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  • Author: Viera Kristová x
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Non-steroidal anti-inflammatory drugs (NSAIDs) belong to the most widely prescribed and used pharmacological agents worldwide. Data gathered in the last decade show increased incidence of thrombotic events during NSAID administration. Analysis of NSAID usage and assessment of risk for development of cardiovascular adverse effects is needed for improving patient safety. For limiting the impact of adverse effects on the health of patients, NSAID users should be informed about the possible adverse effects and their symptoms to ensure early detection and treatment discontinuation. In the presented study, we retrospectively analyzed the administration of NSAIDs in a group of patients (n=428) in need of analgesic treatment hospitalized at a department of internal medicine. Factors increasing the risk for cardiovascular adverse effects were also investigated. A separate questionnaire study was conducted to gather information concerning the knowledge of hospitalized NSAID users (n=251) about adverse effects of the medication used. For purpose of comparison, we conducted a similar study in a group of 234 random respondents from a shopping center. Data were evaluated using descriptive statistics, Student´s t-test and chi-squared test. Our results suggest that the majority of patients treated with NSAIDs have factors indicating increased risk of development of adverse effects, most commonly arterial hypertension (58.2% of patients). The results of our questionnaire study show limited knowledge of NSAID users about the risk of the therapy. Nearly half of the respondents were unaware of any adverse effects. We consider as alarming that only a limited number of respondents were informed by their physician or pharmacist about the possible risks of treatment. In conclusion, we found that hospitalized NSAID users often have a history of diseases predisposing to the development of cardiovascular adverse effects of NSAIDs. Despite this, their knowledge about the risk of treatment is insufficient.

Trends in vascular pharmacology research in the Department of Pharmacology and Clinical Pharmacology, Faculty of Medicine, Comenius University, Bratislava

Research in the Department of Pharmacology started to focus intensively on fetal circulation in the 60s. Results of experiments contributed to clarification of the conversion of fetal circulation type to the adult type: the mechanism of the ductus arteriosus closure, examination of fetal and neonatal pulmonary vessel responses. In the early 80s, increased attention was dedicated to fetal vascular endothelium, later on to vascular reactivity in relation to the endothelium in adult animals. We developed original models of vascular endothelial damage using the perfusion method (repeated vasoconstrictive stimuli, deendothelization by air bubbles). We developed a new technique for in vitro endothelial loss quantification on Millipore filters. Under in vitro conditions, the protective effects of sulodexide and pentoxifylline on vascular endothelium were evaluated. In recent years were studied protective effects of selected substances in vivo in models of endothelial damage (e.g. stress, toxic tissue damage, diabetes mellitus, hypertension). The role of potassium channels in the hypertension model was studied in cooperation with the Czech Academy of Sciences. Assessment of vascular reactivity in the diabetic model was significantly improved by computer. In addition to experimental work, the department is solving problems of clinical pharmacology - especially drug risk evaluation (non-steroidal anti-inflammatory drugs). Recently, we have dealt with pharmacoepidemiological studies in geriatric patients and with cardiovascular risk of NSAIDs in relation to pharmacotherapy. The results of these studies may be an impulse for targeted problem solving in our experiments.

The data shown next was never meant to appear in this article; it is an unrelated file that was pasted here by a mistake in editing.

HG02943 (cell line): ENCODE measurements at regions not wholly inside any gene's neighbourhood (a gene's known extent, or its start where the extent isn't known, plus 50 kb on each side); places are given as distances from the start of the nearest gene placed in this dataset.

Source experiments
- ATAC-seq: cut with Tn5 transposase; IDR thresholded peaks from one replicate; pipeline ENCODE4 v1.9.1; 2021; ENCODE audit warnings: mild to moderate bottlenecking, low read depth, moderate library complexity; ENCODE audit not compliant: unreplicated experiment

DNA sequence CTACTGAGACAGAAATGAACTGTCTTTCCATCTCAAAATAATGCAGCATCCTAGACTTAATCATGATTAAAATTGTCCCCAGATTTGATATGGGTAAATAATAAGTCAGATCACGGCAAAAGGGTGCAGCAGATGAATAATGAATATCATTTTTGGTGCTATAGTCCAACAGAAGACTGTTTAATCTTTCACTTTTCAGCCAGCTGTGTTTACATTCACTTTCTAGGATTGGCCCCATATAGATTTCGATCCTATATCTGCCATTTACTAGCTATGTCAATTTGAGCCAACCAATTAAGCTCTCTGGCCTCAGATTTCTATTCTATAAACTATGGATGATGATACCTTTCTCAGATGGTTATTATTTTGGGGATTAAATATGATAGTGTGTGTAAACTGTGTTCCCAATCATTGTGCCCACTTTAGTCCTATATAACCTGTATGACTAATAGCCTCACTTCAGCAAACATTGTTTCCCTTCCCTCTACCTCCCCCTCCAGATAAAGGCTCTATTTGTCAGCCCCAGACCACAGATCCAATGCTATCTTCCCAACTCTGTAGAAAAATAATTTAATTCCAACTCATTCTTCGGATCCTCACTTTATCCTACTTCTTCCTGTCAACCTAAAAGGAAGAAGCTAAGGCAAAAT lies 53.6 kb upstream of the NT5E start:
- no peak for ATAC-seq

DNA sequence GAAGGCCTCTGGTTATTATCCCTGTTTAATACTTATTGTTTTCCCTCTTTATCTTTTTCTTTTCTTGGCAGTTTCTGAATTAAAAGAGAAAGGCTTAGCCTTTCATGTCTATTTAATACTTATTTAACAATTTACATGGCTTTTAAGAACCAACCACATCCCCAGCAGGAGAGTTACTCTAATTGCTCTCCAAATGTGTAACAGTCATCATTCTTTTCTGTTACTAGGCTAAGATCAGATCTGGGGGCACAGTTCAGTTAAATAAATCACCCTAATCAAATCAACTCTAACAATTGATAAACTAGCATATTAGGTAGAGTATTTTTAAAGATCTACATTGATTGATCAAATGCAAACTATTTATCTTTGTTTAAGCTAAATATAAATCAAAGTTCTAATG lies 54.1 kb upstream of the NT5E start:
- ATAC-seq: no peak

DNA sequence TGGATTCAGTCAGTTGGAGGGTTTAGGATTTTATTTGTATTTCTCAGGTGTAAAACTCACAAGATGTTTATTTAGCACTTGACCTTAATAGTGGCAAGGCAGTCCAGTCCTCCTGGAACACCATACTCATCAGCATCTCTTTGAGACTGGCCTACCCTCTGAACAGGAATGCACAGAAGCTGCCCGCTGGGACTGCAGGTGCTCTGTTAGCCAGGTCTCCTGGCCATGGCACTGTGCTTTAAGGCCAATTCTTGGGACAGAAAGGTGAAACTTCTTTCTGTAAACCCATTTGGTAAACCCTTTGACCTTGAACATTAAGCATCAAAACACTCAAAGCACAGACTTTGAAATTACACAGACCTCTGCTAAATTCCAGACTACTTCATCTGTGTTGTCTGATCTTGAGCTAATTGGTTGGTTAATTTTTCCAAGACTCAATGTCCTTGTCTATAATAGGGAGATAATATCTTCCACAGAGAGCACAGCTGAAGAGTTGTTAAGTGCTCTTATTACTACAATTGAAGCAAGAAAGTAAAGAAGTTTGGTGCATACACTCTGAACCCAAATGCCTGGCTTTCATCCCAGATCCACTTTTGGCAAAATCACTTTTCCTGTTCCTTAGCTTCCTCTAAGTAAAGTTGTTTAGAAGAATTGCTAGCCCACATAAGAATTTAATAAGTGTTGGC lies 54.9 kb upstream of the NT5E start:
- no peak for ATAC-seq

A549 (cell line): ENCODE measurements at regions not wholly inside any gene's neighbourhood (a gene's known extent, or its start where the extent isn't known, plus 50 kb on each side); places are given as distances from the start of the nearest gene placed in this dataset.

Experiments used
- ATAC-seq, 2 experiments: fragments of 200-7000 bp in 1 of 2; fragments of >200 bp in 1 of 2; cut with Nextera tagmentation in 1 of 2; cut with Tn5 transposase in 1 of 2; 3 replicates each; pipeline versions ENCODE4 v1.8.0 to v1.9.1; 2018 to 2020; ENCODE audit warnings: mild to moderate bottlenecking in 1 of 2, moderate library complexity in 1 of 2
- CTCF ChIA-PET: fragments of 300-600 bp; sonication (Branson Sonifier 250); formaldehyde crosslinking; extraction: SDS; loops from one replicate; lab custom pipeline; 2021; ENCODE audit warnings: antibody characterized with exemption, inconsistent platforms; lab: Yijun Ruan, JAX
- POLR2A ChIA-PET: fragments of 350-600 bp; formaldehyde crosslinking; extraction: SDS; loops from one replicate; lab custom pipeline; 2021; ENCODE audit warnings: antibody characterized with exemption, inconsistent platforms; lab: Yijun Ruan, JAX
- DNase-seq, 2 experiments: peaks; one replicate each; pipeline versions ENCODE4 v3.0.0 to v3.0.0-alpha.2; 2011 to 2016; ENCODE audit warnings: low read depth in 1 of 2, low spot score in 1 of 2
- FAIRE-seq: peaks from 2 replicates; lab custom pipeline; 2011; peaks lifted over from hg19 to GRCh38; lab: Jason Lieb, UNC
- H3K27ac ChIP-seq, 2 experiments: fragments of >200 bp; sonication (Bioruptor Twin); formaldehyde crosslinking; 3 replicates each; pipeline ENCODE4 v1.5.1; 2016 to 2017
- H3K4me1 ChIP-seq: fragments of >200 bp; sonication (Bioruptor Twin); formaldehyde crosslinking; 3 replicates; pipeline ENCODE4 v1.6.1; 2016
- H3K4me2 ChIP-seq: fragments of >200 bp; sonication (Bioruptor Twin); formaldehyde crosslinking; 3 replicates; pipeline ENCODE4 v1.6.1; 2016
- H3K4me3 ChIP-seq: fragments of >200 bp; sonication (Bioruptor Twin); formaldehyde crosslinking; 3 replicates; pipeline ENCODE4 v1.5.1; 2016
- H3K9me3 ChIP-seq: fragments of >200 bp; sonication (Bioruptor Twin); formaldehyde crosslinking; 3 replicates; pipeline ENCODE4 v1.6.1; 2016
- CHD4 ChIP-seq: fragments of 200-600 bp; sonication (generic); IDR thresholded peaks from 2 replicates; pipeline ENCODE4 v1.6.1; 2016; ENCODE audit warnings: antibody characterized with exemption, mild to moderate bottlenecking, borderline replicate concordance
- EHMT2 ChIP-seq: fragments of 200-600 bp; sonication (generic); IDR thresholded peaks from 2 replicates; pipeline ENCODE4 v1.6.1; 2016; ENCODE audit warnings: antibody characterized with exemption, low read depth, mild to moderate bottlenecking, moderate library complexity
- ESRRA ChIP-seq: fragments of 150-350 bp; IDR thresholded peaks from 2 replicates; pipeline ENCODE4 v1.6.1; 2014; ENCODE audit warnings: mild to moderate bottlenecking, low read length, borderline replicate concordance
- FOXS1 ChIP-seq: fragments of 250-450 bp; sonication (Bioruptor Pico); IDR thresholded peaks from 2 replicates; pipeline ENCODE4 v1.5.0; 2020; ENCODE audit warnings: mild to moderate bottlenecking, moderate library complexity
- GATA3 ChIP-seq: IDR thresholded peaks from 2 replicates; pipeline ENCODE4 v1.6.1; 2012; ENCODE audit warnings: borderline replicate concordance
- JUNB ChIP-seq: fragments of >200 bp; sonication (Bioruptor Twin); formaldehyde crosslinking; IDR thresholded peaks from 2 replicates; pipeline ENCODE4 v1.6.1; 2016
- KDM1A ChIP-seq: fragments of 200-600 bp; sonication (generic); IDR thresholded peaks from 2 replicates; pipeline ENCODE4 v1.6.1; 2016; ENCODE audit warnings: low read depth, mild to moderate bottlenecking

Protection of the vascular endothelium in experimental situations

One of the factors proposed as mediators of vascular dysfunction observed in diabetes is the increased generation of reactive oxygen species (ROS). This provides support for the use of antioxidants as early and appropriate pharmacological intervention in the development of late diabetic complications. In streptozotocin (STZ)-induced diabetes in rats we observed endothelial dysfuction manifested by reduced endothelium-dependent response to acetylcholine of the superior mesenteric artery (SMA) and aorta, as well as by increased endothelaemia. Changes in endothelium-dependent relaxation of SMA were induced by injury of the nitric oxide radical (·NO)-signalling pathway since the endothelium-derived hyperpolarising factor (EDHF)-component of relaxation was not impaired by diabetes. The endothelial dysfunction was accompanied by decreased ·NO bioavailabity as a consequence of reduced activity of eNOS rather than its reduced expression. The results obtained using the chemiluminiscence method (CL) argue for increased oxidative stress and increased ROS production. The enzyme NAD(P)H-oxidase problably participates in ROS production in the later phases of diabetes. Oxidative stress was also connected with decreased levels of reduced glutathione (GSH) in the early phase of diabetes. After 10 weeks of diabetes, adaptational mechanisms probably took place because GSH levels were not changed compared to controls. Antioxidant properties of SMe1EC2 found in vitro were partly confirmed in vivo. Administration of SMe1EC2 protected endothelial function. It significantly decreased endothelaemia of diabetic rats and improved endothelium-dependent relaxation of arteries, slightly decreased ROS-production and increased bioavailability of ·NO in the aorta. Further studies with higher doses of SMe1EC2 may clarify the mechanism of its endothelium-protective effect in vivo.